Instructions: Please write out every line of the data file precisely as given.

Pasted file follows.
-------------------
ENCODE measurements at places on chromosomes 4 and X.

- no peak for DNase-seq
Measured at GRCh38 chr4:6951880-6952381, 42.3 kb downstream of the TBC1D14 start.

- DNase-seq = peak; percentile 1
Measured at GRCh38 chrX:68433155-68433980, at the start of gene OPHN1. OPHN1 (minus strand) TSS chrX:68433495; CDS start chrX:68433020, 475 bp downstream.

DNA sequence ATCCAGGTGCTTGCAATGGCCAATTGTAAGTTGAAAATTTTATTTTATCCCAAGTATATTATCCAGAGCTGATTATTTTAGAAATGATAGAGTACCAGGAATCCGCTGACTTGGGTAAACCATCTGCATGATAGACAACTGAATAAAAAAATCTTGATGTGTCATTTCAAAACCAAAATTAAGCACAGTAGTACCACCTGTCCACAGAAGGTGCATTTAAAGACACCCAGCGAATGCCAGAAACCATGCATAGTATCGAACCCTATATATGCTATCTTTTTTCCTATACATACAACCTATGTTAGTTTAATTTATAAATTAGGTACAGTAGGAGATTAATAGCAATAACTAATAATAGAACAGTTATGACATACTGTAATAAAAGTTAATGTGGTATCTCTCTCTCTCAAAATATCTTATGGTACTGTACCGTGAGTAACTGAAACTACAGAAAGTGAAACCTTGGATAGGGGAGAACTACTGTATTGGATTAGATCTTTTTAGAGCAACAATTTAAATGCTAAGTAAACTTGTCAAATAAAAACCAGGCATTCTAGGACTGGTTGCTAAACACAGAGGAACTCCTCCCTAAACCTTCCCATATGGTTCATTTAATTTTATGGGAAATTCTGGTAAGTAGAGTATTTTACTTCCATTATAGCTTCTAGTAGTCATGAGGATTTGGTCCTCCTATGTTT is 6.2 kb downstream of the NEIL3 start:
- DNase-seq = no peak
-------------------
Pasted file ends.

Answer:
ENCODE measurements at places on chromosomes 4 and X.

- no peak for DNase-seq
Measured at GRCh38 chr4:6951880-6952381, 42.3 kb downstream of the TBC1D14 start.

- DNase-seq = peak; percentile 1
Measured at GRCh38 chrX:68433155-68433980, at the start of gene OPHN1. OPHN1 (minus strand) TSS chrX:68433495; CDS start chrX:68433020, 475 bp downstream.

DNA sequence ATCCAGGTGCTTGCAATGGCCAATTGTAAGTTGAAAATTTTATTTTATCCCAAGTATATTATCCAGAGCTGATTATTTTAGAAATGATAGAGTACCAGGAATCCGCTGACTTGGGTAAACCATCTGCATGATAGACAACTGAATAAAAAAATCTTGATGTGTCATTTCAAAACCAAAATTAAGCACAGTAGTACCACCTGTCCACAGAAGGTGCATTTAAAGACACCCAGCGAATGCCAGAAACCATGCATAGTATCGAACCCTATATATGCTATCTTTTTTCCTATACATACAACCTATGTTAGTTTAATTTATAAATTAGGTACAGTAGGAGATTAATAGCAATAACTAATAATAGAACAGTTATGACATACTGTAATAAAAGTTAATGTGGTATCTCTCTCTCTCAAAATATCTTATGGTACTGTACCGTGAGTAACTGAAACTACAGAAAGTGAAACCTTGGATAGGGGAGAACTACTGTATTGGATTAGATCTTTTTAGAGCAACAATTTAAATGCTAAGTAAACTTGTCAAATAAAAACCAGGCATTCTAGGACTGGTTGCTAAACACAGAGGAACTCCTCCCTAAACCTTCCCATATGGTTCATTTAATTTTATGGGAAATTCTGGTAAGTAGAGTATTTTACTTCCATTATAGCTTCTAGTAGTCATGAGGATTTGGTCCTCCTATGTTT is 6.2 kb downstream of the NEIL3 start:
- DNase-seq = no peak